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Evelyn C. Fortson

African American Author of Women's Fiction

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I write because I want to document how we live, love, and survive. I want my books to capture the feeling of home.


My mother and my grandmothers influence my writing just as they influenced how I view the world. Their pearls of wisdom were not appreciated in my youth, but I understand the wisdom of their words now.


I always gravitated to older people when I was younger. I liked to listen to their stories but unfortunately their stories are tattered and faded fragments that I have mostly forgotten. I remember recording my great-grandfather’s story for a high school assignment. How I wish I had that recording, because I can’t remember the questions or the answers; but I remember the man. I remember the essence of the people that are no longer here with me.


I try to saturate the pages of my book with their essence, with our stories. Bittersweet is the story of first love and all the confusion of it. Finally, Doing Me! is the story of 4 women assessing their lives and doing what it takes to be happy. Rolling In The Deep, yet to be published, is the story of love for a child, husband, wife, friend, and neighborhood. This story has the complexity of a fine wine. It has a mystery, a ghost tale, love, and a changing landscape of a South Central, Los Angeles neighborhood.


My books are available on Amazon and Bookbaby Publishers. Your support is needed and appreciated!

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Happy Mother’s Day


Happy Mother's Day to every woman that has cared for, protected, went without, and prayed over a child’s life. Happy Mother’s Day to the women that carried their child in their wombs or only with their hands. Happy Mother’s Day to the women that did the best that they could to raise a kind, loving, self-sufficient human being.

Some of us mothers will be celebrated by our children and some of us will wait for a phone call that may not come, while others only have memories of happier mother’s days.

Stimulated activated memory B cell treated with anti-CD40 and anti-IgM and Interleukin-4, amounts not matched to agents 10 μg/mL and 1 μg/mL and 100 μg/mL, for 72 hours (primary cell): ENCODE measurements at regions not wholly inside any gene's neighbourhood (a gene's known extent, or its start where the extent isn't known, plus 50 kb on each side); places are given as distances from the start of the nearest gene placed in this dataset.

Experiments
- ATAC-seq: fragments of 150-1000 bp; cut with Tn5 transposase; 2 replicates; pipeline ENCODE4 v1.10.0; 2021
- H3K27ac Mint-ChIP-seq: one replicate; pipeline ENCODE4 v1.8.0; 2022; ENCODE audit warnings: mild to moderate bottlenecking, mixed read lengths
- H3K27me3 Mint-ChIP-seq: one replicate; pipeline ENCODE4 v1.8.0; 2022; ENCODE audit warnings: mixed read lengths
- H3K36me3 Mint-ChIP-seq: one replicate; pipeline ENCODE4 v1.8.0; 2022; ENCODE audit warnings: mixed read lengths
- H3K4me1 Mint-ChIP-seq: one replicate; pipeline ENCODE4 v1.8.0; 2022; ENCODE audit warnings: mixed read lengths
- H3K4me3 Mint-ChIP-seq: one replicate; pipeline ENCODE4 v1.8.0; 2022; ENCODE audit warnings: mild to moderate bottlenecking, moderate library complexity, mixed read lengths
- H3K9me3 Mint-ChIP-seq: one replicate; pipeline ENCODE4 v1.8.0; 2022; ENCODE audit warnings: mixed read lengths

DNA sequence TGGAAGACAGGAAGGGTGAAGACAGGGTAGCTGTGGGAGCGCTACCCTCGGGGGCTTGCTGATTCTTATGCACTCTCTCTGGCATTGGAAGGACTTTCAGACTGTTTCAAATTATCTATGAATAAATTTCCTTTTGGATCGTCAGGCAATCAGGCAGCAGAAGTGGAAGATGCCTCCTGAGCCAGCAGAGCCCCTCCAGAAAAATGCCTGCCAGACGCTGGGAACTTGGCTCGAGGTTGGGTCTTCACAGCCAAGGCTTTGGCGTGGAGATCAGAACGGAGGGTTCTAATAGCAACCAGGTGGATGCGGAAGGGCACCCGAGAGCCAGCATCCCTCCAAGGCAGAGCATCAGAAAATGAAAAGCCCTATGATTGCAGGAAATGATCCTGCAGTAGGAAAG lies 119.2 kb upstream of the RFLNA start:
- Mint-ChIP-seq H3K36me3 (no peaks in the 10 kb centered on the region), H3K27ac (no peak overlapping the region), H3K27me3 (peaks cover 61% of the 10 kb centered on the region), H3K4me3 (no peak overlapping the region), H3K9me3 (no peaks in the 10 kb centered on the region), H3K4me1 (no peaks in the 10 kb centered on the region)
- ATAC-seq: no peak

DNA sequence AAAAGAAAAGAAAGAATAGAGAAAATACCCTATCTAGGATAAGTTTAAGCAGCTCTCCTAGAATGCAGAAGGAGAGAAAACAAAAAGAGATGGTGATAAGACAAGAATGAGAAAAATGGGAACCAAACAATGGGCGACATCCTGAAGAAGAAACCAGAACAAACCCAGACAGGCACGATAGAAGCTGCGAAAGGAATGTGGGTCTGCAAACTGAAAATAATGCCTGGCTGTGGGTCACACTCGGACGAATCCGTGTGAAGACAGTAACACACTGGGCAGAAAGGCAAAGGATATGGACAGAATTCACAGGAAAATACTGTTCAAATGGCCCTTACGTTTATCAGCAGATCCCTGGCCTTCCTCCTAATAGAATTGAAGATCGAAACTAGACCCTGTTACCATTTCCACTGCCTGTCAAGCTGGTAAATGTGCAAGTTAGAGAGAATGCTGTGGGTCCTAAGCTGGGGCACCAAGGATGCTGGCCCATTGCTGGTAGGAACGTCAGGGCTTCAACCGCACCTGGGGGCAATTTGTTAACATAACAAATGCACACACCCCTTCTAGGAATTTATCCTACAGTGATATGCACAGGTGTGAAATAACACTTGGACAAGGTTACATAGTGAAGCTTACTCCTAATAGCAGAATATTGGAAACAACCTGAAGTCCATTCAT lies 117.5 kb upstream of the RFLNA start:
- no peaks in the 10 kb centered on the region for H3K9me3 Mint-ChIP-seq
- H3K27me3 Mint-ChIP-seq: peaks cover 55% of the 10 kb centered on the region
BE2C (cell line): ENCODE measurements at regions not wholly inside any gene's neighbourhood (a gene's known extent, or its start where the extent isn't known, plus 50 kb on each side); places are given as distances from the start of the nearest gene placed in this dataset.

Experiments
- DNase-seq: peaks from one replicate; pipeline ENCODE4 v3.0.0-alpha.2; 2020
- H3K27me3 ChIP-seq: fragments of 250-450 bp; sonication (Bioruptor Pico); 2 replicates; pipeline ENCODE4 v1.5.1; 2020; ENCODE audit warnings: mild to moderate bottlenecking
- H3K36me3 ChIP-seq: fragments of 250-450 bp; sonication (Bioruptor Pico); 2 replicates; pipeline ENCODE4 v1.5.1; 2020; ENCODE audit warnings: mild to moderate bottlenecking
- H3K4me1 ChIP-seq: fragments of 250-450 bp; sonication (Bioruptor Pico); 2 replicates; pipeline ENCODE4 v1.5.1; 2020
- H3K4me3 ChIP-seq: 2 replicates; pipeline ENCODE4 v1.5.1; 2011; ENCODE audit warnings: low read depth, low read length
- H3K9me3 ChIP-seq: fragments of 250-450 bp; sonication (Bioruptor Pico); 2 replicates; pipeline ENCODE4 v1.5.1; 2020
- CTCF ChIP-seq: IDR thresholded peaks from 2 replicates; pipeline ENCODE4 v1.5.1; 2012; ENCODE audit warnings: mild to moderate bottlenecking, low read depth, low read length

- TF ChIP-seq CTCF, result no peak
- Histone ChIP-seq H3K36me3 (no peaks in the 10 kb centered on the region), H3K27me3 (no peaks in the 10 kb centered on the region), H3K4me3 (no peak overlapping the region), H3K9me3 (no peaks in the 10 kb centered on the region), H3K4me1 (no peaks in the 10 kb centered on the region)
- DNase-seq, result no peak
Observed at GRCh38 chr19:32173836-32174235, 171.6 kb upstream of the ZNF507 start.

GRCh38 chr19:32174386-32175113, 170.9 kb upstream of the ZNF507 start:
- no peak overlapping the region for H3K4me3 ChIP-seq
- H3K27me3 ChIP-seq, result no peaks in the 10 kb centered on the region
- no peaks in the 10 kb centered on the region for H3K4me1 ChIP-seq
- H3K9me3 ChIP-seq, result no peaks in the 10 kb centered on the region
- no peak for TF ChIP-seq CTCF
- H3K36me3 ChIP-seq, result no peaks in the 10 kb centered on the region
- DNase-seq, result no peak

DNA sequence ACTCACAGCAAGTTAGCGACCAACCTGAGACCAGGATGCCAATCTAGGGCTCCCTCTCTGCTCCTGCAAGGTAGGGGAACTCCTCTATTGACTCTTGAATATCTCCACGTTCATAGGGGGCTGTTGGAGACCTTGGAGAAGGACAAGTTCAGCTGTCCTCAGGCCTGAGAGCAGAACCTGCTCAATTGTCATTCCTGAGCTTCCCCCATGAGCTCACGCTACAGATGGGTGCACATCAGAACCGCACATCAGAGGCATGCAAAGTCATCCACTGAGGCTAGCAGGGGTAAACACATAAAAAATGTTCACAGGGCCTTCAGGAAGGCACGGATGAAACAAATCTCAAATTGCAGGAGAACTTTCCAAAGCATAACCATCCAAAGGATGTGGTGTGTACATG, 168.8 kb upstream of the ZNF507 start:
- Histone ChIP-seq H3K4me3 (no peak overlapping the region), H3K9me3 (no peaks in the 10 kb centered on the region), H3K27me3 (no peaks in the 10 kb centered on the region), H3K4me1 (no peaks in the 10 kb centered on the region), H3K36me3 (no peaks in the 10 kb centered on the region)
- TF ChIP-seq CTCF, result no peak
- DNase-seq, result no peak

I’m not a poet, but I wrote a poem about my mother for a creative writing class I took last year that I would like to share.


My Mother’s Voice

Her voice has not faded, not for me yet

A sweet quality that was hers alone

I mimic her words, so I won’t forget

They stay in my head, reside in my bones


Just when I think that her sweet voice has gone

Like twirling leaves blown by a phantom wind

I hear her voice singing a sweet, sweet song

Quaking like the shout of a hundred men


If I had known that our days were ending

I would have made more time for you and me

Memories to keep me from descending,

Into a space that would be hard to flee


Pictures can’t replace the feel of your face

But the sound of your voice---it does embrace


I didn’t always celebrate my mother on Mother’s Day, sometimes all she got was a phone call, but she always knew that she was loved.

For the women waiting by the phone, just know that your children will always remember how much you loved them, and that is a gift that is more precious than gold.


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One of the definitions of transition is the process or period of changing from one state or condition to another. Life is one transition after another. When we were children, we acted as children. When we were teenagers, we were reckless adventurers. From young adulthood to middle aged hopefully we were maturing. Now as seasoned adults we have transitioned from foolishness to wisdom.


Can you see how your life has changed with each season? Are you wiser than you were in your 20s, 30s, 40s, 50s?


Looking back on my life there are things that I would do differently, but if I had would I be better off or worse? I will never know the answer to that question, so I don’t entertain it. At some point in your life, you have to tell yourself, It is what it is.


As I transition from middle age to elderly, wisdom has taught me to revel in the freedom of age. I’m enjoying the luxury of it. I get up when I want, I sleep when I want, and I do what I want. Sometimes I think being older is like being a big kid that has money. But being older also has the responsibility of guiding and helping young people of all ages to become the best humans they can be. I’m so grateful that my grown son, who is his own man, still indulges his momma by listening to my views. I know that he will ultimately decide what’s best for him, but he respectfully listens whether he agrees or not.


The best part of aging is if you have done it right, the young people around you will show you the respect that you deserve.


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